By Jonathan McCambridge (PA)
The officer in command of the Parachute Regiment in Londonderry on Bloody Sunday has left a “terrible legacy”, a victim’s son has said, following his death.
Lieutenant Colonel Derek Wilford died at the age of 90 in Belgium, having suffered from Parkinson’s disease, according to an obituary in The Times.
Bloody Sunday, on January 30 1972, was one of the darkest days in the history of the Northern Ireland Troubles.
Thirteen people were killed on the day and another man shot by paratroopers died four months later.
Many consider him the 14th victim of Bloody Sunday, but his death was formally attributed to an inoperable brain tumour.
Another 14 people were injured in the shootings.
In a statement, Tony Doherty, chairman of the Bloody Sunday Trust, whose father was killed on Bloody Sunday, said: “The passing of Derek Wilford, while felt by his family, will not be mourned by the families of the innocent men and boys whose lives were taken by armed British paratroopers on Bloody Sunday.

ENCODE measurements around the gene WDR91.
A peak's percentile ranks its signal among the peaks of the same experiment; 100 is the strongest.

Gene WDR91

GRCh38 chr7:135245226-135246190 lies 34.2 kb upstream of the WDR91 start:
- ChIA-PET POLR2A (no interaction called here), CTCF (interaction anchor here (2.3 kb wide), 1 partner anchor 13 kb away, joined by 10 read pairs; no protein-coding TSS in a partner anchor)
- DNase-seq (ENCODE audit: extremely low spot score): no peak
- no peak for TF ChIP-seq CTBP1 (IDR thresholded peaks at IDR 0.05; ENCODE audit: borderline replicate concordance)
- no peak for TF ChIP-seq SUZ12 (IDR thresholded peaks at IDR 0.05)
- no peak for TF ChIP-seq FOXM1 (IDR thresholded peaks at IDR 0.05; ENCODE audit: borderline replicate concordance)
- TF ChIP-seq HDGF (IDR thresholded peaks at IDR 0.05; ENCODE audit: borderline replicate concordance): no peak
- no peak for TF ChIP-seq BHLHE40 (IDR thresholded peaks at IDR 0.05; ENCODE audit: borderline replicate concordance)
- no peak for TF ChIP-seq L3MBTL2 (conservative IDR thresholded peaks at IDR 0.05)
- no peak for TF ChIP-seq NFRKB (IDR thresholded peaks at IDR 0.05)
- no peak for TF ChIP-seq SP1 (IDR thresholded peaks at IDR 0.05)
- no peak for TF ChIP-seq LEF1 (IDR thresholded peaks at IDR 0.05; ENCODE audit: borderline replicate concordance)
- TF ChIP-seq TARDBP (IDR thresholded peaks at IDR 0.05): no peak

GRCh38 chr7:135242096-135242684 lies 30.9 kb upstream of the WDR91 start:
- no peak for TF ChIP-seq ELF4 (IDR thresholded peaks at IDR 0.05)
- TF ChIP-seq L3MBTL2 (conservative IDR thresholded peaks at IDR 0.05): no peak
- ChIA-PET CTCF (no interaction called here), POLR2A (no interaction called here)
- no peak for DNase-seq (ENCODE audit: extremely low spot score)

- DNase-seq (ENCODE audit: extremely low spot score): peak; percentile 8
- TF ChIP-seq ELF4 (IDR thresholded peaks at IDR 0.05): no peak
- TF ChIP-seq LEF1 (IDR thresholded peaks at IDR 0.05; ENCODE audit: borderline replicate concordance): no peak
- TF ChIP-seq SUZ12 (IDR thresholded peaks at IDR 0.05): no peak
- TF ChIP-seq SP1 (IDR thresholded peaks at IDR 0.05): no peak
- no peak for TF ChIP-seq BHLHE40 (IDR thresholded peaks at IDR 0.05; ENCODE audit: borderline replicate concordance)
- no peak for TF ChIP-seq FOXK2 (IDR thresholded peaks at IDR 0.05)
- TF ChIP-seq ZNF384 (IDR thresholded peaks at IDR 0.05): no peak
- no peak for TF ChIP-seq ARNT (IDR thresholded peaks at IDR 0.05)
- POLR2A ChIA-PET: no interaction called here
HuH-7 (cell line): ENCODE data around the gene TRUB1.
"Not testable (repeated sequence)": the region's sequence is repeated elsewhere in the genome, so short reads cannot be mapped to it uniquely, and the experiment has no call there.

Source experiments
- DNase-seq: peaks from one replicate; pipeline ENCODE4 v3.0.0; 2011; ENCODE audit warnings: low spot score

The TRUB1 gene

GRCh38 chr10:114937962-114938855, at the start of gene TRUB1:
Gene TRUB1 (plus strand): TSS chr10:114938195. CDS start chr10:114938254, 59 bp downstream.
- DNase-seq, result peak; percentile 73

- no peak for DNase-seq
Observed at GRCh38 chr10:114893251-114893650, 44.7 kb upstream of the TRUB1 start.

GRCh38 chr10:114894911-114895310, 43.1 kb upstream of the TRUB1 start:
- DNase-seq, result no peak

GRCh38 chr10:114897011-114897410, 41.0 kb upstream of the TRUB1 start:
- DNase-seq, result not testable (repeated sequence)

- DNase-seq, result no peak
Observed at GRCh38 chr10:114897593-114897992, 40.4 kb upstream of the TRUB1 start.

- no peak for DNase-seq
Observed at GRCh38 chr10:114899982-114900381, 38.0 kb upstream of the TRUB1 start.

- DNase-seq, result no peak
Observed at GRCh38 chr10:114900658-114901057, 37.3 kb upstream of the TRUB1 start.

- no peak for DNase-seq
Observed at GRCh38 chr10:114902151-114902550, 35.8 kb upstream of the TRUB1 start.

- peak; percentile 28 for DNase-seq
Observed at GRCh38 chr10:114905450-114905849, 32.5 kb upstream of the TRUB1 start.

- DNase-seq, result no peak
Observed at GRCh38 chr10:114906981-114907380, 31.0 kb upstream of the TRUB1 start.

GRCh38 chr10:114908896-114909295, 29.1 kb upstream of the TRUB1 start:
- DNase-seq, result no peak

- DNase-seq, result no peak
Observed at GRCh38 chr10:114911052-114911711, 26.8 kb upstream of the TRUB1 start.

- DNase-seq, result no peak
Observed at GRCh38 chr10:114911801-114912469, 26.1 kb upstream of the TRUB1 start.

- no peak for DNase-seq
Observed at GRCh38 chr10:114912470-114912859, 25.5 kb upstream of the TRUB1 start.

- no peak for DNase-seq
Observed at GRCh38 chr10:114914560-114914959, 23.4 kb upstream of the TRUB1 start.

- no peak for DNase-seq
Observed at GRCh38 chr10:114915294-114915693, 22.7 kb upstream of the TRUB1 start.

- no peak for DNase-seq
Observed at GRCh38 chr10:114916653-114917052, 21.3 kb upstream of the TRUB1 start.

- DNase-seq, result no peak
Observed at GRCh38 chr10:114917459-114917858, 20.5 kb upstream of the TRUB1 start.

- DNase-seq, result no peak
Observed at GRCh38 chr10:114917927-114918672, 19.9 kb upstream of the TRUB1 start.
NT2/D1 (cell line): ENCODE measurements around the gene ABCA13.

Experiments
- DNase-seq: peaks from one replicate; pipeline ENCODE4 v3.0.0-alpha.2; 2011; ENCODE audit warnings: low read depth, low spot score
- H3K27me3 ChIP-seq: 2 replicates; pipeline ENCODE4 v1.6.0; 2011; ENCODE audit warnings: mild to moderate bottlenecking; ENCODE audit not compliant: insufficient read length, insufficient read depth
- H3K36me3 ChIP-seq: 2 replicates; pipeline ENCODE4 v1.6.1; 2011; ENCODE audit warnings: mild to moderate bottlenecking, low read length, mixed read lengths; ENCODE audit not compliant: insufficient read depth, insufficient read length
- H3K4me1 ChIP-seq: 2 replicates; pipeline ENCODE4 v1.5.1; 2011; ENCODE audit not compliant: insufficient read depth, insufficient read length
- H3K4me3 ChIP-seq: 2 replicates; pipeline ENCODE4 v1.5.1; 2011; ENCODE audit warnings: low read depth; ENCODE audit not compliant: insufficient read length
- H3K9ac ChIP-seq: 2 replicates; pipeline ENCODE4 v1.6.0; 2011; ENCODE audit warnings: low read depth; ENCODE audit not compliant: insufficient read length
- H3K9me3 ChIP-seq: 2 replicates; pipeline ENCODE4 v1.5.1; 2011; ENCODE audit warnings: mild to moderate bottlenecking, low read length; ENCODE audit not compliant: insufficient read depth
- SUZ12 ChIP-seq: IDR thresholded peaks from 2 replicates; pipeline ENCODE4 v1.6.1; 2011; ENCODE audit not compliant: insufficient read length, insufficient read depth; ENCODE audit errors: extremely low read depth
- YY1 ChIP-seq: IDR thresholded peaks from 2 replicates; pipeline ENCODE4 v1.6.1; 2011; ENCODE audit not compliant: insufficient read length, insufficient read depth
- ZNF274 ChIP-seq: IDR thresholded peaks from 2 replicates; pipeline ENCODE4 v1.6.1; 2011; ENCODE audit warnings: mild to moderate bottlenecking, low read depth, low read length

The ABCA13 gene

“Colonel Wilford lived in a constant state of denial, never once accepting any measure of responsibility for his actions on that fateful day.
“History, though, will ensure that his actions led directly to the deaths of many innocent people which, in turn, led to years of conflict and hardship for our communities.
“He left a terrible legacy and will rightly be remembered for that.”
Liam Wray, who lost his brother James, 22, on Bloody Sunday, told the BBC: “For his family, I understand there’ll be sorrow.
“I take no delight in his death, but I’ll not be shedding any tears either.”
An immediate inquiry after Bloody Sunday, led by then-lord chief justice Lord Widgery, was described as a whitewash after it largely cleared the soldiers of blame.
After years of campaigning by victims’ families, then-prime minister Tony Blair ordered a new inquiry in 1998.
The Saville Inquiry concluded in 2010 that none of the casualties were posing a threat or doing anything that would justify their shooting, and then-prime minister David Cameron apologised in the House of Commons, saying the killings were “unjustified and unjustifiable”.
The inquiry found that Lieutenant Colonel Wilford disobeyed an order from a superior officer not to enter troops into the nationalist Bogside estate.
However, despite the inquiry findings, he continued to say that his soldiers had been fired on first.